“These motivations are very different from those in the design and build phases Yet, realizing these benefits in operations is highly dependent on the level of consideration and implementation of the digital twin in those earlier phases. However, because the return on the investment needed to support effective operations is not realized during the design and build phase, this is often overlooked.

“By the time the operations’ digital twin is implemented, much of the essential data that should be accumulated through design, build and the transition to operation phase, is lost.  At best, this extends the time to realize a return on investment. At worst, it makes it impossible to use digital twins effectively in operations at all,” she says.

“It’s not surprising, given the traditional phased approach to asset development and operation. If digital twins are implemented in this way, it can create a narrow business case, restrictive commercial models and financial structures, and a risk of ineffective connectivity and integration across the asset’s value chain.

“The full potential of a digital twin, and digital technology more holistically, is realized when we consider how data will travel across the life of the asset.”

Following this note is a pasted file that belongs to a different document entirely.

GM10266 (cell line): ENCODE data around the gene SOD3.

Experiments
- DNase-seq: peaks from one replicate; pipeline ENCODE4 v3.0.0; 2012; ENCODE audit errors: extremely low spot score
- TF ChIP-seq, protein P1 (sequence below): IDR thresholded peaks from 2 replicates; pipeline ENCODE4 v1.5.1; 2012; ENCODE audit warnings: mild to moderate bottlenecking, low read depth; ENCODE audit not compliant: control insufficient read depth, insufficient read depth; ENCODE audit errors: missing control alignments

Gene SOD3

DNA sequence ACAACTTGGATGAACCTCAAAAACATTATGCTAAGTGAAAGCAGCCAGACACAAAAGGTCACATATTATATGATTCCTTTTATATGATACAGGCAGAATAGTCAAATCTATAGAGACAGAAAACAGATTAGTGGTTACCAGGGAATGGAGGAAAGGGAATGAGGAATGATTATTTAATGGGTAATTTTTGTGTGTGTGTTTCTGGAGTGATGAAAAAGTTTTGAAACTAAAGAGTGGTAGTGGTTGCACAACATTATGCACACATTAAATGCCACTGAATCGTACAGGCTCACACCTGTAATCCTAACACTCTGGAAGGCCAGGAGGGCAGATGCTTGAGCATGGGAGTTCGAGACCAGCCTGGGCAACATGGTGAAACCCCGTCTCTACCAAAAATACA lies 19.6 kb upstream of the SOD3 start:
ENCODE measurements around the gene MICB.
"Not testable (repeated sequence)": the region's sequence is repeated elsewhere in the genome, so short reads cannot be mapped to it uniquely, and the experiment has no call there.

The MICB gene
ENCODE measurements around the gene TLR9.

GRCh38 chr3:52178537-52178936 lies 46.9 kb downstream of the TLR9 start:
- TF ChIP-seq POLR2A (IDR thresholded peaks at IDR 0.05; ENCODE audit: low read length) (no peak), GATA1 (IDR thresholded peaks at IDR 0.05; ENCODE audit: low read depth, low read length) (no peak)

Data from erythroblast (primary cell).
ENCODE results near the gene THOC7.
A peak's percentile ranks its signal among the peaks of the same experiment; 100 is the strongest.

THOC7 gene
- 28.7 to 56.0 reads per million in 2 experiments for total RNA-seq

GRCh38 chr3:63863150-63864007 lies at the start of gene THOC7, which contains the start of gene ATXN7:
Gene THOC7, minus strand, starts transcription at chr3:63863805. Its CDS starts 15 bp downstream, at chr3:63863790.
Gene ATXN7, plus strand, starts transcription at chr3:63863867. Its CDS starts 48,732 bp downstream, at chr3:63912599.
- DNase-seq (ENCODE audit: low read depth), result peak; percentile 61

Shift a digital ambition into reality

So, how do we capture the maximum value for the asset, and deliver the most sustainable ways of working?

“To address booming demand for chemicals and fuels, we have an opportunity to change the way we think about the integration of digital technology as new projects come online,” says Mole. “From the earliest phase of a project, we must consider how data will travel across the life of the asset. That means widening our perspective and challenging working practices, commercial models, and interconnectivity and integrations across the value chain.

“This shift in thinking could pave the way to capturing the true value of asset data, enable more efficient operations and help to accelerate emissions reductions in the chemical sector. Only then will we maximize the potential of digital as the enabler of a net zero future.”